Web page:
The Court wrote, “We conclude today that bare allegations of malice should not suffice to subject government officials either to the costs of trial or to the burdens of broad-reaching discovery. We, therefore, hold that government officials performing discretionary functions, generally are shielded from liability for civil damages insofar as their conduct does not violate clearly established statutory or constitutional rights of which a reasonable person would have known.”
Qualified Immunity Pros and Cons: Should There be a Change to it?
Interestingly, last summer, a bill called, The “Ending Qualified Immunity Act” (the first-ever “tripartisan” bill, with Republican, Democratic, and Libertarian co-sponsors) went further and would have eliminated qualified immunity for all public officials. This bill did not pass.
Republican Indiana senator Mike Braun, a Republican senator from Indiana, introduced the “Reforming Qualified Immunity Act.” This bill would have substantially cut back on the scope of qualified immunity.
We do believe that there is room to discuss revisiting the qualified immunity standard; there are some issues with the clearly established language, in which officers who committed clear wrongdoing (like theft) would still be protected by qualified immunity because the facts of their case did not closely enough match any previous ruled upon cases in which the courts determined that act was not covered by qualified immunity.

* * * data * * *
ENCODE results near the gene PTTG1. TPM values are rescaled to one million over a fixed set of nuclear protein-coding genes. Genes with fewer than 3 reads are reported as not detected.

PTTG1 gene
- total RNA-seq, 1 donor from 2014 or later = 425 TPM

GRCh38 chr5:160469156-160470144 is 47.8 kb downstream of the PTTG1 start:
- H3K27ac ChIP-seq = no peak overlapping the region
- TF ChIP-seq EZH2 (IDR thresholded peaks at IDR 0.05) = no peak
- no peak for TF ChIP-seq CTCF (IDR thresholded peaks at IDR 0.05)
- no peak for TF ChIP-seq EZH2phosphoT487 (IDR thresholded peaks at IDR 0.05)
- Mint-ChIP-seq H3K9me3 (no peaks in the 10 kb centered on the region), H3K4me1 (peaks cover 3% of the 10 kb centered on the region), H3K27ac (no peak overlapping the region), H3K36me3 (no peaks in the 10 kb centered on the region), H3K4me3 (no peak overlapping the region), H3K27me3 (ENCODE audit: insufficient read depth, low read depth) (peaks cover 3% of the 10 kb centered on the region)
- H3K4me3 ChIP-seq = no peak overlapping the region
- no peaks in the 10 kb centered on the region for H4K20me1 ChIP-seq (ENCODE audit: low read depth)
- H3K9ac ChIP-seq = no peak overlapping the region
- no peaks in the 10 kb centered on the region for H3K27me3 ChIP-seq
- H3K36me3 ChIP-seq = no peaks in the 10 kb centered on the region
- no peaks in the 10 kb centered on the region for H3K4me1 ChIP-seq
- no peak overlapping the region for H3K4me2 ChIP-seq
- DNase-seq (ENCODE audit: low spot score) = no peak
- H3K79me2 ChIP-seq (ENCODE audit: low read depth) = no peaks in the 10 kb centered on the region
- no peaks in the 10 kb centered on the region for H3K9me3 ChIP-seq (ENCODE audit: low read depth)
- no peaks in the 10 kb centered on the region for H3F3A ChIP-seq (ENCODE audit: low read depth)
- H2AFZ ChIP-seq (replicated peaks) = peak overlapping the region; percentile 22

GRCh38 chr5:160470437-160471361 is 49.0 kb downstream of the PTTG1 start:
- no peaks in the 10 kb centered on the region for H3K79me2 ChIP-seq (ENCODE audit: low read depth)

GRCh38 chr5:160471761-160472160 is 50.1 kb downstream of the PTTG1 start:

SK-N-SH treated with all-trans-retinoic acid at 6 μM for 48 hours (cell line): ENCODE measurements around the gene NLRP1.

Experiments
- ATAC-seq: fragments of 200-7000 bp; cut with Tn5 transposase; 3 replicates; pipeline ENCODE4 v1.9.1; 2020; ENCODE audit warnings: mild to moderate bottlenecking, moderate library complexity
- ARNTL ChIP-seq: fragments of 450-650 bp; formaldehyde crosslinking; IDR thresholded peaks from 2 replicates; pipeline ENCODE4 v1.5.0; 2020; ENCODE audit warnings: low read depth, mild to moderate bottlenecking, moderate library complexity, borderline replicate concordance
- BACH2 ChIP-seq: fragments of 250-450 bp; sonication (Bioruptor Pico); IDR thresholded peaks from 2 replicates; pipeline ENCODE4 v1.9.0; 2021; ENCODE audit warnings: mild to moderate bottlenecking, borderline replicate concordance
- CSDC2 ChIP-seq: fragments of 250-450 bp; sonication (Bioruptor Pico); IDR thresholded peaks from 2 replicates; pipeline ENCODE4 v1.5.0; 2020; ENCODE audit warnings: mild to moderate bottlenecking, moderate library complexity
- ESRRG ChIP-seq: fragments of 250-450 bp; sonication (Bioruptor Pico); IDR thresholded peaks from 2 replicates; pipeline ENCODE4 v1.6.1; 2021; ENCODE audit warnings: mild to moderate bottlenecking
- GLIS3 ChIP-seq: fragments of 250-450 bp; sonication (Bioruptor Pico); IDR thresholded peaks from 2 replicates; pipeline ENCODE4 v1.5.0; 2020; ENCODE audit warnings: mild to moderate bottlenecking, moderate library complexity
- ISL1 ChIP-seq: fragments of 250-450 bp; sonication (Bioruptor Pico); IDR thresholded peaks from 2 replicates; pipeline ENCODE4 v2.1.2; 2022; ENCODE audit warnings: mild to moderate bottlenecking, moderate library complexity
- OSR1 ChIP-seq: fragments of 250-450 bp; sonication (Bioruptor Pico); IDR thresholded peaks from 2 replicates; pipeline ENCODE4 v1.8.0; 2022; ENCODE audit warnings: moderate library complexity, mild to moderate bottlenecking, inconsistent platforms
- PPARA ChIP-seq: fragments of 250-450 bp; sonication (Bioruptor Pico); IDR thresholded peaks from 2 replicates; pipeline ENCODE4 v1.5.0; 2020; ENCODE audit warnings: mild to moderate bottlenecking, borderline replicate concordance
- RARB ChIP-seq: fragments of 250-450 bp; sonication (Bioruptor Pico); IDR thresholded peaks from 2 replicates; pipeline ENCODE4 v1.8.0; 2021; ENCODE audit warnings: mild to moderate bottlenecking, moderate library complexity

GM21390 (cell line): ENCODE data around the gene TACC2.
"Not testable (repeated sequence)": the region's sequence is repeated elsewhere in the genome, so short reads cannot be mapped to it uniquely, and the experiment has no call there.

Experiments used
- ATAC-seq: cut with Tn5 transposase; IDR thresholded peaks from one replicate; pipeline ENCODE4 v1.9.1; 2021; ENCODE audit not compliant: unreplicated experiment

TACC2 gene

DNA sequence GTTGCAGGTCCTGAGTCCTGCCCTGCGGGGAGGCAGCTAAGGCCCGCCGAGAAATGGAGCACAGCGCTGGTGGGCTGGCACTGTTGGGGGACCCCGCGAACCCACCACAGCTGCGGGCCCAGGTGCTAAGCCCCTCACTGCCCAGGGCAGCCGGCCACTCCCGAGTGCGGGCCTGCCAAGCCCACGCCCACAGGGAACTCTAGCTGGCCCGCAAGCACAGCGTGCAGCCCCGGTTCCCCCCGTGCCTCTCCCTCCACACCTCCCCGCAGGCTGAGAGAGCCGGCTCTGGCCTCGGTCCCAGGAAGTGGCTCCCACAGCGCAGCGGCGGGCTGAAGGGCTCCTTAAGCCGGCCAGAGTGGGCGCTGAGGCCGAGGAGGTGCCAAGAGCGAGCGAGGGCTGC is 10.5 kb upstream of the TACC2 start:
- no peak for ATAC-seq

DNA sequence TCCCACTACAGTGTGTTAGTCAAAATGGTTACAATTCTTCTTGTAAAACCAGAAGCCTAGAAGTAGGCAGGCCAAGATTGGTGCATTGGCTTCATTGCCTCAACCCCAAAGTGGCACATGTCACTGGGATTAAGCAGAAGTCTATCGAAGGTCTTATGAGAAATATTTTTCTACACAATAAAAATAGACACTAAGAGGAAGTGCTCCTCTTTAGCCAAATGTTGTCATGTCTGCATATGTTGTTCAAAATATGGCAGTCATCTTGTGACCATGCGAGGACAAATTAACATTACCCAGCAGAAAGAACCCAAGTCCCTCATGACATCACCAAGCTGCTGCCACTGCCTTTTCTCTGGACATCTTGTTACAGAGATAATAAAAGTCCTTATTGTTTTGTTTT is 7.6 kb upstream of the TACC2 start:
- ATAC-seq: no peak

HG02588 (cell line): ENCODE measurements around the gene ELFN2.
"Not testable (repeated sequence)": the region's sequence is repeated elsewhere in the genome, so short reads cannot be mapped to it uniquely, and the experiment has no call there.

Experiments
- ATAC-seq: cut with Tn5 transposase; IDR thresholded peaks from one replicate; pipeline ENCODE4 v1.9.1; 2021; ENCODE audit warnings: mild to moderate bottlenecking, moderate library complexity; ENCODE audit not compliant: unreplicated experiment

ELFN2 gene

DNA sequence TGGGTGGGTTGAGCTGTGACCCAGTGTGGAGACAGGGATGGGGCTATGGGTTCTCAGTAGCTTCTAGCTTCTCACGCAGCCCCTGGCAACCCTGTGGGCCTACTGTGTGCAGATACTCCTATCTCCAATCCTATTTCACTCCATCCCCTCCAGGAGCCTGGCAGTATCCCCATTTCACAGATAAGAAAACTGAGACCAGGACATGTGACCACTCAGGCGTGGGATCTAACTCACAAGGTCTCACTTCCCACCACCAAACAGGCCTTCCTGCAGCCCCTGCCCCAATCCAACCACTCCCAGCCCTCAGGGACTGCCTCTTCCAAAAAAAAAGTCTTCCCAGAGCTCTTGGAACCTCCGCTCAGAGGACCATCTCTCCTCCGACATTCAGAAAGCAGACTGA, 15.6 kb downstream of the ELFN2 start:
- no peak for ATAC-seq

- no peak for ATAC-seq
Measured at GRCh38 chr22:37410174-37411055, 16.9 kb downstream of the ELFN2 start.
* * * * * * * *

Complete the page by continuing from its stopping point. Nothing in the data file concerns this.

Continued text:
The court was trying to avoid costly trials and procedures that deter cops from doing their jobs over cases that weren’t clearly established wrongdoing (i.e., defense attorneys reaching). However, maybe we need to bring back the “good faith” standard. Revisiting the standard is something that should be considered in lieu of eliminating qualified immunity altogether.
Qualified immunity should not be abolished.
Milwaukee Common Council Members Asked President Biden to Ban Qualified Immunity for Police Officers
In January, members of Milwaukee’s Common Council asked President Joe Biden to ban the use of qualified immunity for police officers in wrongful death lawsuits. You can see that letter here.
In response, Milwaukee Police Association president Dale Bormann said,
“It shows that those who signed this letter to President Biden about qualified immunity have zero respect for law enforcement and the people who protect them every day. It also shows their lack of support for law enforcement and the job that they do each and every day.”
In the end, this is just another way for progressives to destroy law and order in this country. It will be a money grab for civil attorneys as they will see the suing of police officers and cities to be low-hanging fruit and